As global competition intensifies in the twenty-first century, companies large and small are struggling to find new sources of competitive advantage. As in the past, companies rely on information technology (IT) as a catalyst, enabler, and component of the new products, services, channels and business models necessary to compete in a global market. In many companies, the practice of Enterprise Architecture (EA) has become the standard to establish a coordinated view of an enterprise’s strategic direction, business services, and effective use of information technologies. However, increasing competitive pressures necessitate even higher levels of business alignment and agility than has been achieved in practice. This is particularly true for small and medium enterprises (SMEs) whose economic success in the global value-chain is highly dependent on their ability to quickly and effectively respond to dynamic market conditions. The integration of key technologies and methodologies, such as service-oriented architecture (SOA), model driven architecture (MDA), business process management (BPM) and internet-based computing, holds real promise to transform how IT delivers value to customers. The emergence and convergence of these technologies will also shape and influence the evolution of the practice of EA. EA frameworks and implementations that focus primarily on data and technology perspectives will evolve to a more process-centric framework to leverage a new class of technologies based on business services. Core to this transformation is the business process management system (BPMS) which will ultimately empower increasingly sophisticated business users to model the enterprise from design through implementation. The payoff is a new level of IT-Business alignment capable of delivering enhanced business agility and flexibility to effectively compete in an increasingly interconnected global value-chain.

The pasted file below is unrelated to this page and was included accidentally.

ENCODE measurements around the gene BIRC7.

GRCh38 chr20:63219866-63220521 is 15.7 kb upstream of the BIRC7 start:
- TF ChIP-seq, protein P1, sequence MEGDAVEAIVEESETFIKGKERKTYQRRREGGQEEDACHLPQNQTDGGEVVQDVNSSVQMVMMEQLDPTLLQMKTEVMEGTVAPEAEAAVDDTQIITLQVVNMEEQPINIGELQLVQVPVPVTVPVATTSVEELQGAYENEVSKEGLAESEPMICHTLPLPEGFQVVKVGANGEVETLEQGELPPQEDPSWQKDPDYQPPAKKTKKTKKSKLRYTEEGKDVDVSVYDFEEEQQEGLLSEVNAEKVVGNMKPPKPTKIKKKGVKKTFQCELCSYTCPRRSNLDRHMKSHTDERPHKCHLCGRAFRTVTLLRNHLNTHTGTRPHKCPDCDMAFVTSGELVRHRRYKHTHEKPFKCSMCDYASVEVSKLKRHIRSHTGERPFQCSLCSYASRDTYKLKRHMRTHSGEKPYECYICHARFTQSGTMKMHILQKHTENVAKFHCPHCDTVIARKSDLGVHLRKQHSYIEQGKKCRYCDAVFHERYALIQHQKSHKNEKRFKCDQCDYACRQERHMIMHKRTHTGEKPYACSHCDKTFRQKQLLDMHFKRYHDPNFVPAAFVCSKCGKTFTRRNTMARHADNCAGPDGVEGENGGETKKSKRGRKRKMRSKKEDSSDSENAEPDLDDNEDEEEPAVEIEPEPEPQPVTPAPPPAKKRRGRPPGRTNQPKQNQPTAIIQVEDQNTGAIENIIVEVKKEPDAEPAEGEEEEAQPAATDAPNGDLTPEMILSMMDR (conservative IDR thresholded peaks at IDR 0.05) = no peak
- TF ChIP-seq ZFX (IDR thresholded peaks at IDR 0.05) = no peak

Journal of Enterprise Architecture